anonymous asked:

Punk or Metal (or neither or both)?

Personally, I was a lil’ baby punk. 

Mosh pits, safety pins through ears, being kind to strangers, leather jackets, drinking bottles of whiskey in abandoned houses, rescuing kittens from the side of the road, getting punched out by a white supremacist straight-edger, learning garbled lyrics, helping old ladies cross the road, waxing intellectual about the nature of chaos and anarchy, stealing fish, feeding pet turtles, sitting in an armchair in a van, dropping acid on a beach, marching for Pride, making out with someone who professionally fenced with a Prince, riding miles in a converted schoolbus with 3 bedrooms and 8 friends, throwing mattresses off of cliffs…

Yeah, the punk life was enjoyable for me. 

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Top 10 best songs by The Offspring

In the 70’s punk rock was underground, garage bands who wanted to make a political statement released homemade tapes and a few bands like The Ramones and The Sex Pistols became the poster children for the new music and lifestyle scene.   By the end of the 80’s, punk rock was much more difficult to describe.  Bands were merging alternative rock, ska, New Wave, aggressive hardcore, and even rap into the ever-changing punk rock scene.   Traditionalists wanted punk rock to remain an underground movement by bands more interested in delivering a message than making money.    In the 90’s, punk rock went mainstream in a big way.    Green Day, Rancid, Bad Religion, The Offspring, NOFX, and Blink 182 were going multi-platinum but getting called “poseurs” for their commercial success.   Instead of sporting mohawks and safety pins, you had stores in the mall like Hot Topic selling punk rock records, the time’s were are a-changing.


Let’s countdown the Top 10 songs by California rockers, The Offspring. Dexter Holland’s band were such a permanent fixture on MTV, you can’t make a 90’s mix CD and not include one of the band’s signature hit songs.  Not only have they sold close to 40 million albums to date, The Offspring  were also one of the first bands who SUPPORTED online music sharing as they promoted the early days of Napster despite backlash from their label.  Interestingly, despite releasing nine studio albums, the Top 10 countdown includes almost all of the songs from 3 CD’s.  Americana (3), Rise & Fall/Rage & Grace(3), Smash (2), Ixnay From The Hombre (1), and a cover of punk rock pioneers, The Ramones.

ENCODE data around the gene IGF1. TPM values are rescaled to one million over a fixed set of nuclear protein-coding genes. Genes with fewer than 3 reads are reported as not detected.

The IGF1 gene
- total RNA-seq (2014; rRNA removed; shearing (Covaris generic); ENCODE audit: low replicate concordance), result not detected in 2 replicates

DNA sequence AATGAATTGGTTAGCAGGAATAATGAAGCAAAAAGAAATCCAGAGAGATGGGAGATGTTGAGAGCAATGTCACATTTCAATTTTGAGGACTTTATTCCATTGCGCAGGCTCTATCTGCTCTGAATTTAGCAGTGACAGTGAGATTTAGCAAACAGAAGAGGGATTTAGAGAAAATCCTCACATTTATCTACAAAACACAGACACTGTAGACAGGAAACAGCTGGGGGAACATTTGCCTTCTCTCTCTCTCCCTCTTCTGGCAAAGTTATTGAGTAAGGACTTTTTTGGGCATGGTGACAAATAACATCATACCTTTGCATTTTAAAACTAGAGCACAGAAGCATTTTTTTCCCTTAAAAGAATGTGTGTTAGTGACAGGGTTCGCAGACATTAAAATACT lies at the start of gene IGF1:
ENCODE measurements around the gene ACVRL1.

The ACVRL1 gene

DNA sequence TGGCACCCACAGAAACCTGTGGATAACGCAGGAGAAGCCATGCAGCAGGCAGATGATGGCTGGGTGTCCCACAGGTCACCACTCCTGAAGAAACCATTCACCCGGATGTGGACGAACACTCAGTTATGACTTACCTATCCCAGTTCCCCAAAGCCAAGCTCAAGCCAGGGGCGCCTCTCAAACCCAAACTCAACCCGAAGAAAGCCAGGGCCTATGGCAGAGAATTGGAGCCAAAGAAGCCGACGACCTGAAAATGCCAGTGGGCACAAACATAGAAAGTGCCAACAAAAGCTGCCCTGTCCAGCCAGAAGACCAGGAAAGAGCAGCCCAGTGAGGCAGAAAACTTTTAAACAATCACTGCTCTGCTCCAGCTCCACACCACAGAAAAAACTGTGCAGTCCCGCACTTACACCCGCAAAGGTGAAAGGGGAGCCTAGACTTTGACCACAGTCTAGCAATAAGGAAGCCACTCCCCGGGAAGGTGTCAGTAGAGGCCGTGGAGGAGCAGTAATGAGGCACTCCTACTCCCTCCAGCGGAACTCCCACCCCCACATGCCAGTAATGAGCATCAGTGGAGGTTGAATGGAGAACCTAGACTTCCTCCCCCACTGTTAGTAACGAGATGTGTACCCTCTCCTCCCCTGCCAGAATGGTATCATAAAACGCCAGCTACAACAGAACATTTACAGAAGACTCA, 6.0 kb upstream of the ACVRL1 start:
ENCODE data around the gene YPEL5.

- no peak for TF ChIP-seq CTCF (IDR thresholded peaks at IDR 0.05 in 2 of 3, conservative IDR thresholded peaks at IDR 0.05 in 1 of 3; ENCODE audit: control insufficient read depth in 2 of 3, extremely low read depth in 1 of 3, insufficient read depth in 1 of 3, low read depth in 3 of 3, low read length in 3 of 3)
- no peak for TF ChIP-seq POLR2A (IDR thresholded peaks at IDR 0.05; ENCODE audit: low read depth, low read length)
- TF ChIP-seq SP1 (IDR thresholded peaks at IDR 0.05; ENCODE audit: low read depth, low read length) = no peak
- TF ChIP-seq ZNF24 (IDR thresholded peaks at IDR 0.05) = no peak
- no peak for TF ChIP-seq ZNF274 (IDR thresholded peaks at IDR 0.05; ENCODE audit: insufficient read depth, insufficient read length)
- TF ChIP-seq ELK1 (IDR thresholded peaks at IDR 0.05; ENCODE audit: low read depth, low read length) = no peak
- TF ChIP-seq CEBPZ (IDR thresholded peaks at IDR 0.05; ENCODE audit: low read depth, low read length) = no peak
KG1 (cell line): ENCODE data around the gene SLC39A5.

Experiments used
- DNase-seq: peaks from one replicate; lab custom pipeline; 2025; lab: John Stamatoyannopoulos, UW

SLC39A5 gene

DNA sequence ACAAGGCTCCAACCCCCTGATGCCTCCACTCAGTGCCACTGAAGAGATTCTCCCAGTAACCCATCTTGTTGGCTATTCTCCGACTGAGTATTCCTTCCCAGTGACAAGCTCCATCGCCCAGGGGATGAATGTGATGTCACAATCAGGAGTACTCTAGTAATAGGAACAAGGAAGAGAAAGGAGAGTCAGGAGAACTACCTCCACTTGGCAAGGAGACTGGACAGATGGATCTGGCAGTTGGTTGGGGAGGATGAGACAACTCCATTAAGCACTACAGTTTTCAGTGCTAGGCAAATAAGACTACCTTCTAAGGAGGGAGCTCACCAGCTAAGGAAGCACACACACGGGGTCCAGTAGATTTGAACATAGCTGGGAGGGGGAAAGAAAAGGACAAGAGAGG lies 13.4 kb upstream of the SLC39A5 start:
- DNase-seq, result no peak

Honorable Mention:  Hit That, She’s Got Issues, All I Want, Bad Habit

10.   Slim Pickens Does The Right Thing (2008)

9.    Gone Away (best track on Ixnay)

8.   Kristi, Are You Doing OK? (almost a power ballad)

7.  Why Don’t You Get A Job?  (from Americana)

6.  I Wanna Be Sedated  (found on The Ramones tribute CD, We’re A Happy Family)

5.  Pretty Fly For A White Guy  (when you get permission from Def Leppard to sample their music in the intro and then Weird Al is covering your music, you know you’ve made it)

4. The Kids Aren’t Alright (for most bands this would be a career defining greatest hit song)

3.  You’re Gonna Go Far, Kid   (15 years after their breakthrough Smash, The Offspring record arguably their best track in their career)

2.  Come Out and Play

1.  Self Esteem  (#1 and #2 are interchangeable but I’ve got to keep ’em separated… definitive 90’s pop-punk songs that don’t lose any steam over 20 years since they first exploded onto MTV)

Punk Rock Safety Pins and Marshmallows

read it on the AO3 at

by 20RavenousTemptress15

Sirius decides to pierce his ear for Remus. It doesn’t go well.

Words: 519, Chapters: 1/1, Language: English

read it on the AO3 at
Ork Records Compilation Arrives In Orktober!

Where in the mythos of punk is there room for a frizzy-haired cinephile San Diegan? How could the defining rock attitude and look of the late 1970s get brainstormed by two go-nowheres from a boarding school in Hockessin, Delaware – a D student and kid voted Most Unknown by his senior class?

Forget the worn-out yarns about London gobbers and safety-pin piercings – the true story of the birth of punk rock on 45 is the story of Ork Records, captured by Numero Group on four hefty LPs (or two shiny compact discs) and told across 120 high-gloss pages filled with insider photos and sordid details. Naturally, this piece of history will be released on Orktober 30th.

It is a story populated by iconic names like Television, Alex Chilton, Lester Bangs, Richard Hell, the Feelies, Patti Smith, Talking Heads, Brian Eno, Blondie and the Ramones. And it’s a tale told from the hallowed grounds of CBGB, Max’s Kansas City, and Ardent Studios.

This a story so glorious and important that it’s shocking to think that it’s never been told until now. Only the Numero Group could properly tell it, as it is a tale of imploding ambitions and underdog hustlers with a litany of heartbreaks and financial straits—a tale of indispensable rock ‘n’ roll made by people unjustly dispensed by history and the masses. For all the Record Geek Valhalla names mentioned earlier, there are even more forgotten heroes involved in this narrative that measure up to those Hall of Famers.

The legend began on wax with Television’s “Little Johnny Jewel,” the poetic head-splitter spread across two sides of a 45 in 1975. But it all began, in fact, with Terry Ork, a Jewish SoCal film nerd enthralled by Andy Warhol’s posse as they made a transgressive surfing flick, who moved cross-country to manage a movie memorabilia shop on the grubby streets of the Lower East Side. Made in the shadows of disco and dereliction in late-‘70s Manhattan, Ork Records: New York, New York is not just the genesis of punk, it is the birth of the New York City scene and indie culture as we know it.

Ork Records Compilation Arrives In Orktober! was originally published on Tigr Tigr